I am simulating the NREL 5MW onshore turbine using OLAF. The windspeed is set to 9m/s and the TSR to 7.5. As observed in an earlier (topic, the OLAF simulation reaches Cp = 0.538 at t=30, which I set as Tmax. I have used the recommended settings that were calculated by the Python function.
My next step was to study the effect of yaw. So, I changed nothing but NacYaw, which is located in the ElastoDyn input file. The resulting Cp surprised me; Of course, it is still decreasing, but I do not expect it to go underneath 0.6 if the simulation would have been extended. That being said, it is always above the Cp for the axial flow case.
I deem this unrealistic, thus I am wondering if I overlooked as specific setting that is required for the calculation of a yawed rotor.
For the sake of completeness and ease of discussion I will list the changes I have made with respect to the baseline. Convention used is Setting: baseline setting/changed setting:
That being said, and possibly even off-topic, I noticed that a 30s simulation takes about 20 minutes on my device. What are the most time consuming subroutines? If it is the wake-wake velocity induction, would it be an idea to use the GPU for that?
The CP is indeed too high, though the simualtion is not converged. As a first step, set up your simulation according to the following guidelines:
126.96.36.199. Working with OLAF — OpenFAST v3.5.1 documentation
It will also tell you how long the transients are expected to be.
The wake-wake velocity calculation is indeed the most time consuming. OLAF is use a tree-algorithm to speed up the calculation (VelocityMethod=2), and OpenMP parallelization, make sure you use these options to get the most out of it. OLAF also uses a combination of free and frozen wake, which reduces the computational time (make sure you use OpenFAST v3.5.1 to have these features).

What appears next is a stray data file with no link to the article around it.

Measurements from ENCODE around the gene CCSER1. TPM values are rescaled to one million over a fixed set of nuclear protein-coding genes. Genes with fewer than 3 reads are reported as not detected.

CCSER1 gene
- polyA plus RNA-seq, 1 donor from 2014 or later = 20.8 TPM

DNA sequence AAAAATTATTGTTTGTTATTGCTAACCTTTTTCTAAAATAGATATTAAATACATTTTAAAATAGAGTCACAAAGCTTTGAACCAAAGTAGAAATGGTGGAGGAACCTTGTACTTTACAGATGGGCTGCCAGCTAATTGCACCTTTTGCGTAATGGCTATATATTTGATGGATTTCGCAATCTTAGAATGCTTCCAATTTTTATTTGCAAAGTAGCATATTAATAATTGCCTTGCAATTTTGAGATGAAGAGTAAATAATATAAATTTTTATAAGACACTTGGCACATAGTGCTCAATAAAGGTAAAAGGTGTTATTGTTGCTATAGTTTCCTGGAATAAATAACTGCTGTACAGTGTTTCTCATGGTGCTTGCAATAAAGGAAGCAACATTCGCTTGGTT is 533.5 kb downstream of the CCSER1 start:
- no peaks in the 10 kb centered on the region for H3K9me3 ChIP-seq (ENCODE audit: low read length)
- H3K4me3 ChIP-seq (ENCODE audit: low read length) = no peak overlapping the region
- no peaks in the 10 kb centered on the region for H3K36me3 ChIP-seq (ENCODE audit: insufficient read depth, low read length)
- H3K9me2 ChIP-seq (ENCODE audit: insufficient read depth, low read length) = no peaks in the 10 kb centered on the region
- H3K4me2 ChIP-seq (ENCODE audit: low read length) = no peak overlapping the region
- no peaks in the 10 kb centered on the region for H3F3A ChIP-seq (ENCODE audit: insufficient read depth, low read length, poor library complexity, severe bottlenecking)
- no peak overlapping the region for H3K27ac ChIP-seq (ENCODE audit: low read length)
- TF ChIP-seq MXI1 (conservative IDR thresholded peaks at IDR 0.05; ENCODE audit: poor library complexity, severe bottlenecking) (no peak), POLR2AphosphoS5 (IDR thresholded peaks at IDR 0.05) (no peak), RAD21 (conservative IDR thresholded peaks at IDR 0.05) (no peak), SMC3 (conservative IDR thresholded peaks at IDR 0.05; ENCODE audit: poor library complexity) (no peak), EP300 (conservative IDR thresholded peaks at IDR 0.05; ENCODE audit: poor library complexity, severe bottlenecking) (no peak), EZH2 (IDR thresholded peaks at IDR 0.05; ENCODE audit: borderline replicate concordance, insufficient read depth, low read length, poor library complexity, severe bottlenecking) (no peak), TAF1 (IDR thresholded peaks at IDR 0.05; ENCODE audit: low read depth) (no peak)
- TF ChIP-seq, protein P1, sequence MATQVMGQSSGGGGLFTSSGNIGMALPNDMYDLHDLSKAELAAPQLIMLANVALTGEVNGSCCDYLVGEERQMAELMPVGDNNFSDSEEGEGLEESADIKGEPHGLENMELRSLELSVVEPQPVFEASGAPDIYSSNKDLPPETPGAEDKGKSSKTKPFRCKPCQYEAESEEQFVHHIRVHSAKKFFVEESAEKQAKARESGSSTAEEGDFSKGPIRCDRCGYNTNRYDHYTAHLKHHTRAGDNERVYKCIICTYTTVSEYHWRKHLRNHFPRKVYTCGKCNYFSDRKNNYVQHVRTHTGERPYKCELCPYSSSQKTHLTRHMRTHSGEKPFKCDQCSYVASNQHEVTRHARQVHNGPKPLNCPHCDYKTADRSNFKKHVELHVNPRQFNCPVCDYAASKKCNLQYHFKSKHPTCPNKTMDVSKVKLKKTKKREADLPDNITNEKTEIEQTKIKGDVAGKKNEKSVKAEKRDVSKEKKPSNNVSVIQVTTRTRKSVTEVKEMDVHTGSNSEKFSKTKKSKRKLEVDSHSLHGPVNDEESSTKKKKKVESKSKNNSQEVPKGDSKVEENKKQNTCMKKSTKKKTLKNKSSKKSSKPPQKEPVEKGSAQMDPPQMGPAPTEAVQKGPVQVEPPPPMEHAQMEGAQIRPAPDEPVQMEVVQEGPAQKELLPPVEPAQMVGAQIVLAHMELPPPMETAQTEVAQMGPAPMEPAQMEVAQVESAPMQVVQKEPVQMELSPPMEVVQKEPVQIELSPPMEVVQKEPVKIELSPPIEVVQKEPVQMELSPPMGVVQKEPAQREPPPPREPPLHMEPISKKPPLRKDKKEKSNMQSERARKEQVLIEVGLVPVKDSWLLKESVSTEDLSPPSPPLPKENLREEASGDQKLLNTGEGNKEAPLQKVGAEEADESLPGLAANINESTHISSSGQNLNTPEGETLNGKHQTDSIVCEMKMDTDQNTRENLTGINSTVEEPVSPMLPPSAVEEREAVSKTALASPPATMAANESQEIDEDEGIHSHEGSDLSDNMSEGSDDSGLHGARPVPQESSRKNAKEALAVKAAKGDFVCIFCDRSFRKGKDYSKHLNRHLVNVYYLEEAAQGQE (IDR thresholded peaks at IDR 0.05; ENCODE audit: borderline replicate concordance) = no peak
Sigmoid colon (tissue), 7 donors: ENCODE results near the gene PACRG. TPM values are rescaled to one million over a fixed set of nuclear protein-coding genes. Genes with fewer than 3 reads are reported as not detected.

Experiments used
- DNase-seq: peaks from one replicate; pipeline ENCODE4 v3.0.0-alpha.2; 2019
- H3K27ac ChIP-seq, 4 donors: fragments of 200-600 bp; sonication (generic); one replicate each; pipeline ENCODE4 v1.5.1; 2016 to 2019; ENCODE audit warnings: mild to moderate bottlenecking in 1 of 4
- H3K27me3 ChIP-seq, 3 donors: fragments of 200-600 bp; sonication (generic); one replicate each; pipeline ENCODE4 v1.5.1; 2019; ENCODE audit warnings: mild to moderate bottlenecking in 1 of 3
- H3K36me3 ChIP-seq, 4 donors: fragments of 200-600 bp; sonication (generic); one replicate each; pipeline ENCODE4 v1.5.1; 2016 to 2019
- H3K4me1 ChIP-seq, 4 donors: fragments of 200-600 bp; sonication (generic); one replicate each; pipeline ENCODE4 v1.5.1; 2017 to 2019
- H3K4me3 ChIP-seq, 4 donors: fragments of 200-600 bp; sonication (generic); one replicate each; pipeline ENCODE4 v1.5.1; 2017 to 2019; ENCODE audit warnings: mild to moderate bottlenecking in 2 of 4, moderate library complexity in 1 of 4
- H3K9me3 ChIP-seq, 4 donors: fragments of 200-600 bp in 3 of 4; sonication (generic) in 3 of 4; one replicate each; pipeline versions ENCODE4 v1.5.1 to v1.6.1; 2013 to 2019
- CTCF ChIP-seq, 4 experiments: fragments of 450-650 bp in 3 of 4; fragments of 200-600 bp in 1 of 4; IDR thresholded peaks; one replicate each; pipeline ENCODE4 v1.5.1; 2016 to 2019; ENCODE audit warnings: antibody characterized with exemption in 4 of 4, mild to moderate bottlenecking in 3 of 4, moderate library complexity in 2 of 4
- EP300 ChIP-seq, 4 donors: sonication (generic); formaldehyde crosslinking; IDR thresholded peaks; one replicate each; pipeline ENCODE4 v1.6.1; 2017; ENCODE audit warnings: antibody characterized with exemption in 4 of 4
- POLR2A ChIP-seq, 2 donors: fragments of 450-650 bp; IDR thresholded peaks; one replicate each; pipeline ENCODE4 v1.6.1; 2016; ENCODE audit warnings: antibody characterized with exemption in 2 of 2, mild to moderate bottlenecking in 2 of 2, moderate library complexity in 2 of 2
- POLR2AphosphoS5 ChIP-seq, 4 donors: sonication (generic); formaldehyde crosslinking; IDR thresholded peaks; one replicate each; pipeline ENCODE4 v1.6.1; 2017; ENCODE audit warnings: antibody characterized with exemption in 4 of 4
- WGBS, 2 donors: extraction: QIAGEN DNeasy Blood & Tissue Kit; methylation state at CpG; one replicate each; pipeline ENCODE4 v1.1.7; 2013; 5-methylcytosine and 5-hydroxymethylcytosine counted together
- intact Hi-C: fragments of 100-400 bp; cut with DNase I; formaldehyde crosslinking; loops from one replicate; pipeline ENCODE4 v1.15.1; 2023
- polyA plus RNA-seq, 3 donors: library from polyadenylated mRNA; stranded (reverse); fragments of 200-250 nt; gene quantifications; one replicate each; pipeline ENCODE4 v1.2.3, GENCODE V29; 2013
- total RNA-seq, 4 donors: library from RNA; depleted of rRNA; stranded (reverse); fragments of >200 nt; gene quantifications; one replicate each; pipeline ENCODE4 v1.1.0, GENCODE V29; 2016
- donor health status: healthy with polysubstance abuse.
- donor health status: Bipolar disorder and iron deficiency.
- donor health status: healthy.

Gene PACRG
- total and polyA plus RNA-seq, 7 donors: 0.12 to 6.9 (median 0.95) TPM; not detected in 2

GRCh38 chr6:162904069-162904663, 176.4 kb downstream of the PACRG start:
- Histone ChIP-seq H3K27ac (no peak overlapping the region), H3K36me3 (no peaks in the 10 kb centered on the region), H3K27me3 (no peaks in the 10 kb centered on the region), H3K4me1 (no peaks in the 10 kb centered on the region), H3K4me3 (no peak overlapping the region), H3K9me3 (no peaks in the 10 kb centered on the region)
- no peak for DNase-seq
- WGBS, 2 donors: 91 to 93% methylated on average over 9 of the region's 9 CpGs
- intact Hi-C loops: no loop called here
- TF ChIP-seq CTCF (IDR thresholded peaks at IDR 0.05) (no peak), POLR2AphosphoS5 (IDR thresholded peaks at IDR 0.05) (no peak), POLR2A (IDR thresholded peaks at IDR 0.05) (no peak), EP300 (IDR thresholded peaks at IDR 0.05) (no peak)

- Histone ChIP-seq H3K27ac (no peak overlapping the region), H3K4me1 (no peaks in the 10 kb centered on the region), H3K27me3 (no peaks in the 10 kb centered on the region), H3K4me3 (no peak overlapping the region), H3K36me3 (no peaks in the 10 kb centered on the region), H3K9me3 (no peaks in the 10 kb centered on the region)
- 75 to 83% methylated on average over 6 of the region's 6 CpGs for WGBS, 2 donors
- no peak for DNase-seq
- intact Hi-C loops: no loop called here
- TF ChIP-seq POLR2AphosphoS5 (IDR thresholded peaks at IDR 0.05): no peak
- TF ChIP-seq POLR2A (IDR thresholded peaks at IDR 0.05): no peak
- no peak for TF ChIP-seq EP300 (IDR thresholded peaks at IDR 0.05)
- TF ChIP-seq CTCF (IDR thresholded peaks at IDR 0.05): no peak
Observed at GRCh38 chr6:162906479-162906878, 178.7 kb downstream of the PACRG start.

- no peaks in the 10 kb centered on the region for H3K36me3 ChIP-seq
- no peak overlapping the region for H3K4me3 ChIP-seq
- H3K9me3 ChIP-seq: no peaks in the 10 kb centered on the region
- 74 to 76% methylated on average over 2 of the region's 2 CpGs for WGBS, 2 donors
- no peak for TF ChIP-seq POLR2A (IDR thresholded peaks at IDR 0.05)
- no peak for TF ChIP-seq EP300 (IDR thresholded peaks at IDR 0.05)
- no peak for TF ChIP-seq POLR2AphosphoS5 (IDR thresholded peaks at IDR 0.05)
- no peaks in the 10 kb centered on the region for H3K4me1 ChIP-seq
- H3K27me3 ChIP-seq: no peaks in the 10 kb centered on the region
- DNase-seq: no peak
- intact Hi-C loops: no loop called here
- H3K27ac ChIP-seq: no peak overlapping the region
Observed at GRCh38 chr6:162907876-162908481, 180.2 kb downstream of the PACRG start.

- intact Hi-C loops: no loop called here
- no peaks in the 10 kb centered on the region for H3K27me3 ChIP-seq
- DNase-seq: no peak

Improvements of the tree code, to be more of a fast-multiple method, would be a good option to speed things up further. GPU as well. Another hack can consist in removing vortex elements in the wake (“vortex surgery”).
I hope you results and computational time will improve! Let us know how it goes,
The image I have posted used all the recommended settings, except the total simulation time to reach transient. Nevertheless, I doubt whether this would drop the Cp from 0.65, where it is currently, to the order of 0.4 which is what I expect for the yawed turbine. Simply put, the slope of the Cp curve does not give me that confidence.
For that matter, I also simulated the UAE Phase VI rotor. Again, for axial inflow the results match with literature but when I add yaw, the Cp is significantly higher than for the non-yawed case.
Either I am missing something in the input files (but I do not know what) or there is some bug in the code? Do you by any chance have a full set-up for a yawed rotor including all files such as OLAF, InflowWind, Elastodyn etc… ?
Thank you for precising. You might want to compute the power coefficient yourself to make sure you have full control of the area and wind speed used to make the quantity non dimensional. I’m guessing that’s where the issue comes from.
Otehrewise, you can use
WrVTK=2 in your OLAF input file, and check that the wake looks phyiscal. If not, maybe you need to adjust the regularization and corespred eddy viscosity. But I’m leaning towards an issue of normalization.
I hope that helps,
Hi Emmanuel, indeed the issue was the normalization. When using the output “RtAeroPwr” and dividing by the usual yields a power coefficient much more in line with what I would expect.